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The Evolution of Al Qaeda


Yesterday's bombings in London have been said by experts to bear many of the classic signs of an attack by the terrorist organization al-Qaeda. The explosions were simultaneous and well orchestrated. And the target, London's mass transit system, was designed to sow confusion and panic. But experts say the terrorist organization is continually mutating, making it difficult for law enforcement trying to stop attacks. NPR's national security correspondent Jackie Northam reports.


One of the first major attacks by al-Qaeda was in February 1993 on the World Trade Center in New York. A massive bomb went off in the building's garage, leaving six people dead and more than a thousand wounded. Over the course of the next eight years, there were several powerful bombings against military and financial targets. But after the 9/11 attacks, the US military assault on al-Qaeda's network in Afghanistan fundamentally changed the terrorist organization, says Juliette Kayyem, lecturer on national security at Harvard's Kennedy School of Government and a former member of the National Commission on Terrorism.

Ms. JULIETTE KAYYEM (Kennedy School of Government): December 2001 fundamentally changed the al-Qaeda we once knew. That's when the war in Afghanistan basically proved that we could disrupt al-Qaeda and ensure it didn't have a host country. For some time after that, al-Qaeda was just a disperse group of people who identified with the movement, but it didn't look like it had much structure.

NORTHAM: During that time, the organization fragmented and grew further away from the home base of Afghanistan and al-Qaeda's leader, Osama bin Laden. Steven Simon is a senior analyst with the Rand Corporation and has written two books on al-Qaeda. He says they are still a relatively small group of people connected to the command group in Afghanistan. But Simon says now there are smaller, far-flung groups united by ideology, but they don't share a common command.

Mr. STEVEN SIMON (Senior Analyst, Rand Corporation): These new, self-selected groups, these self-starters, understand from what the original al-Qaeda did what they have to do and how they need to do it. And there's a burgeoning instructional literature on the Internet that reinforces and elaborates on this message.

NORTHAM: Larry Johnson was a deputy director of the State Department's Counterterrorism Office and a CIA analyst. He says that even if there isn't a strong link to bin Laden or other senior al-Qaeda leaders, there is still a network. Johnson says this became apparent after the train bombings in Madrid just over a year ago, and he says it will likely be the case in the London attack.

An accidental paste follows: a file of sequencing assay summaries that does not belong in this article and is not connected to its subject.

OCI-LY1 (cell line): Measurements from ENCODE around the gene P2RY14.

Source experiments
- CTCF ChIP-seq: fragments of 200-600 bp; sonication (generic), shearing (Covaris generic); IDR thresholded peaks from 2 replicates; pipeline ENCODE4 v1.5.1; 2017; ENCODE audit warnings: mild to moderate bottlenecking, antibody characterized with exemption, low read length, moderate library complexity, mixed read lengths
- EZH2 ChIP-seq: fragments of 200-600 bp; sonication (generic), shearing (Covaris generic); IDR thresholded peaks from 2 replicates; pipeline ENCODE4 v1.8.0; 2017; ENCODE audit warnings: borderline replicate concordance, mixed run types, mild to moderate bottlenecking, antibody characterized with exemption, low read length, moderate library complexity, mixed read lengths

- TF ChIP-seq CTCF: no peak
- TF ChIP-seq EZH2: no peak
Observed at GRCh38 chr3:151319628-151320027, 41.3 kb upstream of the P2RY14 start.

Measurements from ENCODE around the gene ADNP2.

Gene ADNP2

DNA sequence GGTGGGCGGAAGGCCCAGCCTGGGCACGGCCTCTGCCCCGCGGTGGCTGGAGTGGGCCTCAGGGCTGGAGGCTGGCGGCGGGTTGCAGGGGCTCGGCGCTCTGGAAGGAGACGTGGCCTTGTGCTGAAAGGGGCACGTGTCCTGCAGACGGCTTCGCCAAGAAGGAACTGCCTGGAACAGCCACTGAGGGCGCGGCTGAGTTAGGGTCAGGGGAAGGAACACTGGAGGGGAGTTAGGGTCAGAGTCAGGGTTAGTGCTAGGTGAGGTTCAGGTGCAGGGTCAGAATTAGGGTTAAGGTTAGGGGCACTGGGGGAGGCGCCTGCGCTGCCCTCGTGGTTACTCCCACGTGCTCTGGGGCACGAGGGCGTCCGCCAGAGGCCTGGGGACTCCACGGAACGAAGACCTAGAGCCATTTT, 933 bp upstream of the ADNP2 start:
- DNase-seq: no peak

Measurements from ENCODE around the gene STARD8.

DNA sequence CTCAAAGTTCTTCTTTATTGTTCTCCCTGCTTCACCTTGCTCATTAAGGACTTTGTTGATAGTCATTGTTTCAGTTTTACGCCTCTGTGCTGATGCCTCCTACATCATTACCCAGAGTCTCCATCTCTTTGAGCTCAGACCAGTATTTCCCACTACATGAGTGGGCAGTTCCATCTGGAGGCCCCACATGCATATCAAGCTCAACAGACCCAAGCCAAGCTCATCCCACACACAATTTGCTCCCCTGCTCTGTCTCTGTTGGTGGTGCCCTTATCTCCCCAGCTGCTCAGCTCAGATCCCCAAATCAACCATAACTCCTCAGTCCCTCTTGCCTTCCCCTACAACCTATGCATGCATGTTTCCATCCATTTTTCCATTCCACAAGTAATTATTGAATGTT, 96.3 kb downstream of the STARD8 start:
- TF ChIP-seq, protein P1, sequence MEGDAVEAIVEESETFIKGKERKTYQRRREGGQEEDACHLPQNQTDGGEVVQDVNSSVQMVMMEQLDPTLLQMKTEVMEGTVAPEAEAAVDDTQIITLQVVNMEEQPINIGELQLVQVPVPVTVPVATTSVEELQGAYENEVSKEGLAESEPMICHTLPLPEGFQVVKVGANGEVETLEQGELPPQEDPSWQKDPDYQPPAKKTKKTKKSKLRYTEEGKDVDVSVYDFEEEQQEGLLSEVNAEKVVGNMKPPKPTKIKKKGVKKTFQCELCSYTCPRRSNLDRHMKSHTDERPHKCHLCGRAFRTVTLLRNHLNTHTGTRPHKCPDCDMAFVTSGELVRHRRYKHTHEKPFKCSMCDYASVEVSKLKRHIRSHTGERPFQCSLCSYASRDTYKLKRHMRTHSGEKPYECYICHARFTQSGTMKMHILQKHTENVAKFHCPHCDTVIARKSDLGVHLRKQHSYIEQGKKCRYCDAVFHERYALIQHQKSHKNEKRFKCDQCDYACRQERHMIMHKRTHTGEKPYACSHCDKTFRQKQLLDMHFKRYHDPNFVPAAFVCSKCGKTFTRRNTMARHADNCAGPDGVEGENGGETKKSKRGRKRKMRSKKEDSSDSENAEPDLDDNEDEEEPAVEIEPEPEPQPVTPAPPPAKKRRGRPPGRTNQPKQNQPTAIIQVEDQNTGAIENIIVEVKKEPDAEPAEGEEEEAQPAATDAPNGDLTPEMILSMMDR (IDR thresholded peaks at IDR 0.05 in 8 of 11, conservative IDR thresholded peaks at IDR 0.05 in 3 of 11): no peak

Mr. LARRY JOHNSON (Former Deputy Director, State Department's Counterterrorism Office): There's usually one person who has the vision of what they're going to do, who then makes contacts with groups that are in those areas. And we know in London--I mean, I know firsthand in London that there are very active, very dangerous Islamic extremist organizations.

NORTHAM: And because the new al-Qaeda groups are smaller and more insular, it's harder for law enforcement to get a grasp on them, says the Rand Corporation's Simon.

Mr. SIMON: You know, they emerge below the radar screen. These are not people who have lengthy criminal records or have a footprint or signature that law enforcement and intelligence agencies can detect, recognize, locate, surveil, what have you.

NORTHAM: As the face of the organization changes, so too does al-Qaeda's targets. In earlier years, the group focused on military or political targets then veered into financial targets. Harvard's Kayyem says now the group's end game is different.

Ms. KAYYEM: Now, by focusing on transit systems, you lose the symbolism of, say, attacking a Pentagon or a site like that, but what you gain if you're al-Qaeda is massive disruption, which makes everyone feel not safe anymore, and that's exactly what they want.

NORTHAM: And former CIA analyst Johnson points out, the group is still mutating and showing a renewed interest in Osama bin Laden.

Mr. JOHNSON: You now in Iraq have a recruiting ground in which jihadists, people who previously were not willing to go out and embrace the vision of bin Laden and al-Qaeda, are now aligning themselves with elements that have declared allegiance to him. And in the course of that, they're learning how to build bombs. They're learning how to conduct military operations.

NORTHAM: Johnson says the one thing that has not changed for al-Qaeda is its ideology and its hatred of the United States and its allies.

Jackie Northam, NPR News, Washington.

MONTAGNE: You'll find a time line of al-Qaeda attacks since 2001 at npr.org.

You're listening to MORNING EDITION from NPR News. Transcript provided by NPR, Copyright NPR.

Jackie Northam is NPR's International Affairs Correspondent. She is a veteran journalist who has spent three decades reporting on conflict, geopolitics, and life across the globe - from the mountains of Afghanistan and the desert sands of Saudi Arabia, to the gritty prison camp at Guantanamo Bay and the pristine beauty of the Arctic.